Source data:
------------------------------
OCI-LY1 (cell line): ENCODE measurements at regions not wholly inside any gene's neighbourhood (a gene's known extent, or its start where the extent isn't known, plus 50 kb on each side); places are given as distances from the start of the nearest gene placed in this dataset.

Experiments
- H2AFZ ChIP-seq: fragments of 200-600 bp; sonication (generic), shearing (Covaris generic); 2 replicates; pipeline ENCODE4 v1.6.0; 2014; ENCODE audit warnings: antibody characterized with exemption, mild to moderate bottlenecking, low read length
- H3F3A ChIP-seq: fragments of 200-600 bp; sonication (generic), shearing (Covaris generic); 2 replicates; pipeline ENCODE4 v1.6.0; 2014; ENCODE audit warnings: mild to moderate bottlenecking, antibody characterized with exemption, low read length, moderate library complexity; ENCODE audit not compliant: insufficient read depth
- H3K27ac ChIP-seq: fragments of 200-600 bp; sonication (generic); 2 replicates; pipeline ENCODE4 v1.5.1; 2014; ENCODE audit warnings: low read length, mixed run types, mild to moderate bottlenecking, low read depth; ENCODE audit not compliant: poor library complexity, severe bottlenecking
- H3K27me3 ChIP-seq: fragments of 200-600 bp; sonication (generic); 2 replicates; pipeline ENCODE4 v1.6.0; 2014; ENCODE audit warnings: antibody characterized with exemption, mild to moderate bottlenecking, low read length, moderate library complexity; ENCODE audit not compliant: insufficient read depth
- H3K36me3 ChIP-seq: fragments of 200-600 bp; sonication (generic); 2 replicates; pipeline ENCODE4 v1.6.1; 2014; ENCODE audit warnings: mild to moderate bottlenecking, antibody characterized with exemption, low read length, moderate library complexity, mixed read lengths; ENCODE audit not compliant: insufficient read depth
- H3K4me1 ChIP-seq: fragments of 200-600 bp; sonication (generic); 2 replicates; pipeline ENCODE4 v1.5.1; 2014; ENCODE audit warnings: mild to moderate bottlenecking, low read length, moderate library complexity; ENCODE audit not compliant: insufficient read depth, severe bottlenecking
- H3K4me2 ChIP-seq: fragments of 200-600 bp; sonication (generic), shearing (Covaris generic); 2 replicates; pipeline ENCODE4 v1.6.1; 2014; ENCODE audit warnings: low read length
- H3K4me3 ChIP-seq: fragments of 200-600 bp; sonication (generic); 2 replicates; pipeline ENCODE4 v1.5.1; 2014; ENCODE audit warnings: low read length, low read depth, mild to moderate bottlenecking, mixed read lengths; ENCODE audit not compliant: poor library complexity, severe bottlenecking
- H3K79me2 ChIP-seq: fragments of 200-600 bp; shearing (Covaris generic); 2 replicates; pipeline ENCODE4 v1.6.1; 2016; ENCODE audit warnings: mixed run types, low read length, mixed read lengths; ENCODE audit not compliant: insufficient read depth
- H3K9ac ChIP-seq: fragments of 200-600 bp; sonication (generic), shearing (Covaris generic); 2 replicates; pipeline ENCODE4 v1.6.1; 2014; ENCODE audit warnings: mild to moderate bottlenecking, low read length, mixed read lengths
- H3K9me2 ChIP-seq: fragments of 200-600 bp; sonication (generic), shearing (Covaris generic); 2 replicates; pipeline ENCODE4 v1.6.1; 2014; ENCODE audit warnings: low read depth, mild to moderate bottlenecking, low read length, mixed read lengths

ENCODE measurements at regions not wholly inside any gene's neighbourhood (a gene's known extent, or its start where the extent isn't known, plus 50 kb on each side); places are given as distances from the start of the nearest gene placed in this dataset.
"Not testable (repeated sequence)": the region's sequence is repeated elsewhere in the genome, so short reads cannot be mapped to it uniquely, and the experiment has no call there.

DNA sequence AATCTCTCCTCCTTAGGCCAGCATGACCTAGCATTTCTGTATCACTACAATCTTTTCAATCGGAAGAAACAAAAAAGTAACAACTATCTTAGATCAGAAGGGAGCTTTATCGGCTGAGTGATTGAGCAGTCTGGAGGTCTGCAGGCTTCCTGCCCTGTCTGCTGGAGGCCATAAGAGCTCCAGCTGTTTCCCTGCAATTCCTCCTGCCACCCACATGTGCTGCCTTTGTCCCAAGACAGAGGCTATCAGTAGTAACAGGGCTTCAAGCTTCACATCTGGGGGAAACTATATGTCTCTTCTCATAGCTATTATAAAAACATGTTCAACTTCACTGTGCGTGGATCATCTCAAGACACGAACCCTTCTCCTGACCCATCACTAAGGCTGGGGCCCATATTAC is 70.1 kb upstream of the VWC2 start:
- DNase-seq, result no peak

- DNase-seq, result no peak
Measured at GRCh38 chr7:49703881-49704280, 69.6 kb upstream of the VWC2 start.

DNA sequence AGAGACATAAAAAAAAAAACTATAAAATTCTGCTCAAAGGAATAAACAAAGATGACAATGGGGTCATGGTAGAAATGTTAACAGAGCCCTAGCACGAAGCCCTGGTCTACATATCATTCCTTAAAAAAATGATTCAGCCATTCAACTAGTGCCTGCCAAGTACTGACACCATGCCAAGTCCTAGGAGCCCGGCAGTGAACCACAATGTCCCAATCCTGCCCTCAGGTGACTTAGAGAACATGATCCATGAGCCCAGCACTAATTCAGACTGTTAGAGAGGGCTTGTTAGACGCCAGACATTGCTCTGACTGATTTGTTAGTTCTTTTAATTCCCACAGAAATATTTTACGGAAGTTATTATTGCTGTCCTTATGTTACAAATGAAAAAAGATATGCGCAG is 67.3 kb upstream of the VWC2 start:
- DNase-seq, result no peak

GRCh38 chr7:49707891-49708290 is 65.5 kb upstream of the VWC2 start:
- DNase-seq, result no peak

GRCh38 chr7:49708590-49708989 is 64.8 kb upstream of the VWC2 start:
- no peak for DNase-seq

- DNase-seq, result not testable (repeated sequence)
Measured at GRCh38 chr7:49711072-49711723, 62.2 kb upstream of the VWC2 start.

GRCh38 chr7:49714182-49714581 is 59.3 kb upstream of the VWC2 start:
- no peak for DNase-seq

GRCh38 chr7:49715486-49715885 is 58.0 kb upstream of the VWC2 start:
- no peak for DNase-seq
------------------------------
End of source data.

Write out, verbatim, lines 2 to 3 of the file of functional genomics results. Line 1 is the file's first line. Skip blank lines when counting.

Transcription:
Experiments
- H2AFZ ChIP-seq: fragments of 200-600 bp; sonication (generic), shearing (Covaris generic); 2 replicates; pipeline ENCODE4 v1.6.0; 2014; ENCODE audit warnings: antibody characterized with exemption, mild to moderate bottlenecking, low read length